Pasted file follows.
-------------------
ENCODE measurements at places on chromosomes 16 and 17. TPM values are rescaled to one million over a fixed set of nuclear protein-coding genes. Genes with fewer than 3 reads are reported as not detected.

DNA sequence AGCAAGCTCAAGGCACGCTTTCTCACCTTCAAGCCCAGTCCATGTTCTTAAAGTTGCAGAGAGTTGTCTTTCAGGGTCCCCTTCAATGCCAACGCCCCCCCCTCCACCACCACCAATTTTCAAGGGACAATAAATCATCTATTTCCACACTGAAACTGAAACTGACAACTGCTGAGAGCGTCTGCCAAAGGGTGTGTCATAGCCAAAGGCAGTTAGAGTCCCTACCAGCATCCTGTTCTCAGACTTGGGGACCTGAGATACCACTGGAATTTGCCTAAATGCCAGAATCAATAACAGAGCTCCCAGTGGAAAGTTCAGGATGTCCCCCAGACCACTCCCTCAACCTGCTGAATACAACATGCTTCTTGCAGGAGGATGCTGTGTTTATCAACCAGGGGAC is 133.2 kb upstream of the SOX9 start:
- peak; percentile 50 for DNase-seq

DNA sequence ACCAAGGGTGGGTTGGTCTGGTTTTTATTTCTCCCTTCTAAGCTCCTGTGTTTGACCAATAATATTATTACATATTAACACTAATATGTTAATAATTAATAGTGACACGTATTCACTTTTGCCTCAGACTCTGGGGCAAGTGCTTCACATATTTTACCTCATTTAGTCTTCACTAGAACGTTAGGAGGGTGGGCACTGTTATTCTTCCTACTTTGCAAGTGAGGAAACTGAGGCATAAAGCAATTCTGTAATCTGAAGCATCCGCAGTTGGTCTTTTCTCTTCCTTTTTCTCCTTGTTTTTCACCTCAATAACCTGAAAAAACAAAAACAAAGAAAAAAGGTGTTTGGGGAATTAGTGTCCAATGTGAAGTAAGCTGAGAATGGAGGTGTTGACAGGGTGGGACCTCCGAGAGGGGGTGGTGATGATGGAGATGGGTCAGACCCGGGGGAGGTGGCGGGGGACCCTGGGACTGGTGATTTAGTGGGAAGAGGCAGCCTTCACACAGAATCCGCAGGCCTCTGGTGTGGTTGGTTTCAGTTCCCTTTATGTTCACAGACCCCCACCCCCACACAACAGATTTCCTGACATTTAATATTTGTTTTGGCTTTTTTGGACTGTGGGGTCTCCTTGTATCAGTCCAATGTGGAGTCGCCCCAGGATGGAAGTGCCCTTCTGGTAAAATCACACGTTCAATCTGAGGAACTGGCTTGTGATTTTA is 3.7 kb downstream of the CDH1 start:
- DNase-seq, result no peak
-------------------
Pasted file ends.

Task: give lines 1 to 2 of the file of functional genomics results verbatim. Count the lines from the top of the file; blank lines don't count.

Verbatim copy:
ENCODE measurements at places on chromosomes 16 and 17. TPM values are rescaled to one million over a fixed set of nuclear protein-coding genes. Genes with fewer than 3 reads are reported as not detected.

DNA sequence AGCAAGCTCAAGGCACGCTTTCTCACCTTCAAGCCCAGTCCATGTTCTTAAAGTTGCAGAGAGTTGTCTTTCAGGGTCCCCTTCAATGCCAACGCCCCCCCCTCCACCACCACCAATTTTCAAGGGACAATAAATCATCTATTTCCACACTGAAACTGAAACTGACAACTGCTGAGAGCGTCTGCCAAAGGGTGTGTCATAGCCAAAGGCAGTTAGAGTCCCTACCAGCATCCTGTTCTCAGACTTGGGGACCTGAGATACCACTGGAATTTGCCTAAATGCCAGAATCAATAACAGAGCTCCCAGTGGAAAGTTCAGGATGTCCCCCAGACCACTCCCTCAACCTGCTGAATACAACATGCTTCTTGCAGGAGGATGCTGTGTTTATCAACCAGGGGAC is 133.2 kb upstream of the SOX9 start: